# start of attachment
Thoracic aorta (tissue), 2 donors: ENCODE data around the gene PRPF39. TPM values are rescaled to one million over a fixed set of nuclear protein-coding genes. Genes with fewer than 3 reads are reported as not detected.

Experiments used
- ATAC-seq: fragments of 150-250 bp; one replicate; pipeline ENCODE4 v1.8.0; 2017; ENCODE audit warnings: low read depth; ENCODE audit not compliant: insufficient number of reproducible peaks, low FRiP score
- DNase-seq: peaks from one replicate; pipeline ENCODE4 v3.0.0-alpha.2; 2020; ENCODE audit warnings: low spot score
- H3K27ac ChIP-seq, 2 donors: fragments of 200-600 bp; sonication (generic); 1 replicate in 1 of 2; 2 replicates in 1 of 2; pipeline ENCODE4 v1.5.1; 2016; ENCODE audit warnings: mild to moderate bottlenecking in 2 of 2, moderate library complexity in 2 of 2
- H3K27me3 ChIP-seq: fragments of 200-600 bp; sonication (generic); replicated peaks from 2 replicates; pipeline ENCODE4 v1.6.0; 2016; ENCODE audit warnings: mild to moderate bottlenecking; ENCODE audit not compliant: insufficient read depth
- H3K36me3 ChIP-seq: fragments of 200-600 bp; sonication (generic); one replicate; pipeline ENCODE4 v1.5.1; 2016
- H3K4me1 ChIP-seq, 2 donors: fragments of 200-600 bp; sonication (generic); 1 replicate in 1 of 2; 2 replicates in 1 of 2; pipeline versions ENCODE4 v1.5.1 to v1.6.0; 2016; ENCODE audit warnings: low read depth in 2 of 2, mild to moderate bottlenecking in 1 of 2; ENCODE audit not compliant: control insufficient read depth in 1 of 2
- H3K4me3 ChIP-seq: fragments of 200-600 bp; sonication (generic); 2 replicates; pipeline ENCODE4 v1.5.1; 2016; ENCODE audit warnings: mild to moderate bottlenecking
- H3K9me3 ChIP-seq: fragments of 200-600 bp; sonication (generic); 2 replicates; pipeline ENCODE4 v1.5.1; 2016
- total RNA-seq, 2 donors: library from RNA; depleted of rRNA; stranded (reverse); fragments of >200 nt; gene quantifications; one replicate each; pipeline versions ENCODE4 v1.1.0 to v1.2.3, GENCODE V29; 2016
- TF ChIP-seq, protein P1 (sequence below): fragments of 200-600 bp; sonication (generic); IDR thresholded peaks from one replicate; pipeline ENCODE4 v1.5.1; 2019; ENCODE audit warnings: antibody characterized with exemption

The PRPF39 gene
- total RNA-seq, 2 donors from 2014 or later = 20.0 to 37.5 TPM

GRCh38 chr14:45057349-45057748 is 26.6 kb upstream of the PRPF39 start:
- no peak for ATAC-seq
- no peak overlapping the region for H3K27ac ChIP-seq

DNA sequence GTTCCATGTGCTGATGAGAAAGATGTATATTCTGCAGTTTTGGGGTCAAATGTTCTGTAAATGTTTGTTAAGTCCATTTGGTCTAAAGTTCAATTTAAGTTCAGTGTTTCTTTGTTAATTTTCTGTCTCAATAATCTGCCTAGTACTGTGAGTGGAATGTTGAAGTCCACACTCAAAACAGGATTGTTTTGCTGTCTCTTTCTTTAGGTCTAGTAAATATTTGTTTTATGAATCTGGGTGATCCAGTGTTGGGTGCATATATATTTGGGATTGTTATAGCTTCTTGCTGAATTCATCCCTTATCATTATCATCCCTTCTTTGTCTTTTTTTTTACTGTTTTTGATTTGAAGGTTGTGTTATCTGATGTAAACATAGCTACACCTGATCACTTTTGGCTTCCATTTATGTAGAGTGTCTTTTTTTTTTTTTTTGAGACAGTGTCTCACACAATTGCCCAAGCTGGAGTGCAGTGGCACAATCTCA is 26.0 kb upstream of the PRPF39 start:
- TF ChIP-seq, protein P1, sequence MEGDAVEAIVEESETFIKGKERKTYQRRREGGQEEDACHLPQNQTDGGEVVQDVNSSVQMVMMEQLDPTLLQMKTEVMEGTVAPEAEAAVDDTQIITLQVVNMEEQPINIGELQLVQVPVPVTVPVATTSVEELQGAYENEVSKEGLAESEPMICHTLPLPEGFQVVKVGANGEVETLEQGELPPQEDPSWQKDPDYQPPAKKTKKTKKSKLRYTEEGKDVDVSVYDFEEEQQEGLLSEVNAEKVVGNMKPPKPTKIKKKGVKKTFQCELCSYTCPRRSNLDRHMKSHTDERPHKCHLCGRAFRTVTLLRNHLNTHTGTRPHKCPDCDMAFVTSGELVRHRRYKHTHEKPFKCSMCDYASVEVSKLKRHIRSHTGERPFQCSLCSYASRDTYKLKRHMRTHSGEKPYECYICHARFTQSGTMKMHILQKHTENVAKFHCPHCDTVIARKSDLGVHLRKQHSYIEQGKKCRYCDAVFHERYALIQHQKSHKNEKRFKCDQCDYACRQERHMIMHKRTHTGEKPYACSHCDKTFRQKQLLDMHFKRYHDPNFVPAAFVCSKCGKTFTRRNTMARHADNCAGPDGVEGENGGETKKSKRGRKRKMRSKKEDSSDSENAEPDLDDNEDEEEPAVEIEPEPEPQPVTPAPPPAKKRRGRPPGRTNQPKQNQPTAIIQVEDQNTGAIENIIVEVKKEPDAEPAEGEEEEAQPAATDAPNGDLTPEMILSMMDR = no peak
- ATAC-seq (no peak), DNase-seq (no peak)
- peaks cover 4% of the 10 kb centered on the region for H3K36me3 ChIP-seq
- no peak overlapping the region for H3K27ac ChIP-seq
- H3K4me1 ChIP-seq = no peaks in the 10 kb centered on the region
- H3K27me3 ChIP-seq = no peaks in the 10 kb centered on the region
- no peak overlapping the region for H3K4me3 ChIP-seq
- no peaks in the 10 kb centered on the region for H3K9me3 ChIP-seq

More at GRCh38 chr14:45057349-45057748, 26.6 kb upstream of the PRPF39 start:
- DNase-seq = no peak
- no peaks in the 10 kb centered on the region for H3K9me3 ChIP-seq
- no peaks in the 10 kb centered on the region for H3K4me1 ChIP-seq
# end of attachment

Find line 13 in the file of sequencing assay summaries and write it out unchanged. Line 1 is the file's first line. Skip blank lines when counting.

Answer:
The PRPF39 gene